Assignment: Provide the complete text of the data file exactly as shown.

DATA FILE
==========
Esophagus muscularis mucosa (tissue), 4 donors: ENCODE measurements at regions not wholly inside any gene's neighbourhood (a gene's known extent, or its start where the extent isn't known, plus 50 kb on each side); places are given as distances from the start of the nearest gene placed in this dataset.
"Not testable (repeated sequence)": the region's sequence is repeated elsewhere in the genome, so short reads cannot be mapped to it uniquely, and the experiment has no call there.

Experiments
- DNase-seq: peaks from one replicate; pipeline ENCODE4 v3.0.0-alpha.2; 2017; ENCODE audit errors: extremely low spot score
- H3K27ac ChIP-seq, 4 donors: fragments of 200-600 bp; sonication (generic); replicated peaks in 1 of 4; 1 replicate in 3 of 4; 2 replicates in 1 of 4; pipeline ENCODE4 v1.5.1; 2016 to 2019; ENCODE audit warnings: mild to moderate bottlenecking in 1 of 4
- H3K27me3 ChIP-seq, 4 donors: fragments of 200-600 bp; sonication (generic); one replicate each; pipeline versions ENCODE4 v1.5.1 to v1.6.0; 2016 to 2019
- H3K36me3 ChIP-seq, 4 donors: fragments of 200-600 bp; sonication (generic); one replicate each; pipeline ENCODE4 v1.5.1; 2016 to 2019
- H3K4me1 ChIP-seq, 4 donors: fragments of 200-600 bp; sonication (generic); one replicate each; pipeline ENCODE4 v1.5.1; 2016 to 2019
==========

Esophagus muscularis mucosa (tissue), 4 donors: ENCODE measurements at regions not wholly inside any gene's neighbourhood (a gene's known extent, or its start where the extent isn't known, plus 50 kb on each side); places are given as distances from the start of the nearest gene placed in this dataset.
"Not testable (repeated sequence)": the region's sequence is repeated elsewhere in the genome, so short reads cannot be mapped to it uniquely, and the experiment has no call there.

Experiments
- DNase-seq: peaks from one replicate; pipeline ENCODE4 v3.0.0-alpha.2; 2017; ENCODE audit errors: extremely low spot score
- H3K27ac ChIP-seq, 4 donors: fragments of 200-600 bp; sonication (generic); replicated peaks in 1 of 4; 1 replicate in 3 of 4; 2 replicates in 1 of 4; pipeline ENCODE4 v1.5.1; 2016 to 2019; ENCODE audit warnings: mild to moderate bottlenecking in 1 of 4
- H3K27me3 ChIP-seq, 4 donors: fragments of 200-600 bp; sonication (generic); one replicate each; pipeline versions ENCODE4 v1.5.1 to v1.6.0; 2016 to 2019
- H3K36me3 ChIP-seq, 4 donors: fragments of 200-600 bp; sonication (generic); one replicate each; pipeline ENCODE4 v1.5.1; 2016 to 2019
- H3K4me1 ChIP-seq, 4 donors: fragments of 200-600 bp; sonication (generic); one replicate each; pipeline ENCODE4 v1.5.1; 2016 to 2019